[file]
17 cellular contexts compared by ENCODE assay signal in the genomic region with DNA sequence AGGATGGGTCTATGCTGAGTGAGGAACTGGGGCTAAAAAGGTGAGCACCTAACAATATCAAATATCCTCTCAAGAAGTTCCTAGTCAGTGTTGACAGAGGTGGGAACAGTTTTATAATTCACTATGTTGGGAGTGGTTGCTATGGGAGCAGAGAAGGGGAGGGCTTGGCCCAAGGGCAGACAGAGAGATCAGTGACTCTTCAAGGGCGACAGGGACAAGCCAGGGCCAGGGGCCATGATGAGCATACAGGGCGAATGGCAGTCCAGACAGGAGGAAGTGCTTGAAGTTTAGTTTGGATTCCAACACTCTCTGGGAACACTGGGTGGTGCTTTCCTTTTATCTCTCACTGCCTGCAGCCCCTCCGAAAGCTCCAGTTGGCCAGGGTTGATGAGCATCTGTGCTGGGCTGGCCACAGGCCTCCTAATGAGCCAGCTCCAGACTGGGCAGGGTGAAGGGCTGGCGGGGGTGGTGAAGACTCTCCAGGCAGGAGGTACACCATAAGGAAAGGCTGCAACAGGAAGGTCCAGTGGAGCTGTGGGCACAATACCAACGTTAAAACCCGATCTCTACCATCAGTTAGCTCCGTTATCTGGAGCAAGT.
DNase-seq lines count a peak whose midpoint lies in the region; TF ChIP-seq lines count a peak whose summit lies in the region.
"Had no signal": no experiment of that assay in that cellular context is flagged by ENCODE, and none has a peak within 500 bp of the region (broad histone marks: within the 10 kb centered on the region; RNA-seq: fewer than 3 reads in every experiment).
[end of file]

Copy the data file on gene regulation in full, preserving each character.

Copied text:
17 cellular contexts compared by ENCODE assay signal in the genomic region with DNA sequence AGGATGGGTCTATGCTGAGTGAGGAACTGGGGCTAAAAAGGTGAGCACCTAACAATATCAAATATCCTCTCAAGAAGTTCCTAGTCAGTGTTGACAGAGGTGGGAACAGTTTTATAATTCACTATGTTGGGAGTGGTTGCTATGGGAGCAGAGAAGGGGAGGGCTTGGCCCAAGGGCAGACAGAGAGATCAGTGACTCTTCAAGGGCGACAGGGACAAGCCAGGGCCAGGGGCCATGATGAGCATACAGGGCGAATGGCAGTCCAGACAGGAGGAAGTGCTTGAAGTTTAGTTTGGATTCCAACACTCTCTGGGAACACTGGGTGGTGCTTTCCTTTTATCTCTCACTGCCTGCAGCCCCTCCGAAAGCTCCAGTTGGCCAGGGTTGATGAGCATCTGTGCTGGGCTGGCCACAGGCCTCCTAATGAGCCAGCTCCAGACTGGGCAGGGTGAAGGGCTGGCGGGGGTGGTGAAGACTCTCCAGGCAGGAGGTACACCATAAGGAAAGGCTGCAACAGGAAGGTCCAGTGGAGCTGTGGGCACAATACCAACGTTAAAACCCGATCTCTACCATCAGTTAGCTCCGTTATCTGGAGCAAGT.
DNase-seq lines count a peak whose midpoint lies in the region; TF ChIP-seq lines count a peak whose summit lies in the region.
"Had no signal": no experiment of that assay in that cellular context is flagged by ENCODE, and none has a peak within 500 bp of the region (broad histone marks: within the 10 kb centered on the region; RNA-seq: fewer than 3 reads in every experiment).